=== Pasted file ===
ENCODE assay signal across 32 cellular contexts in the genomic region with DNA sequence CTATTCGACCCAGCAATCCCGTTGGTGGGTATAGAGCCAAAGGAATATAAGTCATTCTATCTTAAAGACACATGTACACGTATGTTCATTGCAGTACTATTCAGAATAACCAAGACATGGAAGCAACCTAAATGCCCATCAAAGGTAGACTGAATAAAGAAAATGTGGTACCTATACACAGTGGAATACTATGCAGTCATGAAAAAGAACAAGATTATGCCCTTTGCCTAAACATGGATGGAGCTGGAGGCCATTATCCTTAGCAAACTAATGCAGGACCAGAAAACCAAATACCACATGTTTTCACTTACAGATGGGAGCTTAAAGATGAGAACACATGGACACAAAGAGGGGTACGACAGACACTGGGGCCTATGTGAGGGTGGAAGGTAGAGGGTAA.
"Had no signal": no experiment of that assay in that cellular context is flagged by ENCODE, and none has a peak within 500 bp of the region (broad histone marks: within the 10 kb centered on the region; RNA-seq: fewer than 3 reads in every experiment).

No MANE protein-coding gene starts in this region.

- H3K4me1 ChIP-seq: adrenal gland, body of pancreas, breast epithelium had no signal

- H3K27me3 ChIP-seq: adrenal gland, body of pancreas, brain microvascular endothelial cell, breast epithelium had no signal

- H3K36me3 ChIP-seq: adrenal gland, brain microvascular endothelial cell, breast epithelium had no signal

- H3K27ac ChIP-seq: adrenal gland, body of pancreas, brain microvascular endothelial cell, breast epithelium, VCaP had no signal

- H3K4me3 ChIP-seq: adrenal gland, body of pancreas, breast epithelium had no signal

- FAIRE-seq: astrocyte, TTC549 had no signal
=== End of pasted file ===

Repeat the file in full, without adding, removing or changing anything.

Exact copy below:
ENCODE assay signal across 32 cellular contexts in the genomic region with DNA sequence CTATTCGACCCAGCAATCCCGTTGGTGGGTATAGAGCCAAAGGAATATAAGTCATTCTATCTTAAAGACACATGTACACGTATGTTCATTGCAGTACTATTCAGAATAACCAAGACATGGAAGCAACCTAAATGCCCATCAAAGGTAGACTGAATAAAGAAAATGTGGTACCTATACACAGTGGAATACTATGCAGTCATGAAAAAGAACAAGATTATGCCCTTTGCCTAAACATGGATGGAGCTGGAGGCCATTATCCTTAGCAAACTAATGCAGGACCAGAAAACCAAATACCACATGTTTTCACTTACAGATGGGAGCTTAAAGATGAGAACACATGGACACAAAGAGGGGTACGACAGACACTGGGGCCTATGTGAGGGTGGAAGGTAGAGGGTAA.
"Had no signal": no experiment of that assay in that cellular context is flagged by ENCODE, and none has a peak within 500 bp of the region (broad histone marks: within the 10 kb centered on the region; RNA-seq: fewer than 3 reads in every experiment).

No MANE protein-coding gene starts in this region.

- H3K4me1 ChIP-seq: adrenal gland, body of pancreas, breast epithelium had no signal

- H3K27me3 ChIP-seq: adrenal gland, body of pancreas, brain microvascular endothelial cell, breast epithelium had no signal

- H3K36me3 ChIP-seq: adrenal gland, brain microvascular endothelial cell, breast epithelium had no signal

- H3K27ac ChIP-seq: adrenal gland, body of pancreas, brain microvascular endothelial cell, breast epithelium, VCaP had no signal

- H3K4me3 ChIP-seq: adrenal gland, body of pancreas, breast epithelium had no signal

- FAIRE-seq: astrocyte, TTC549 had no signal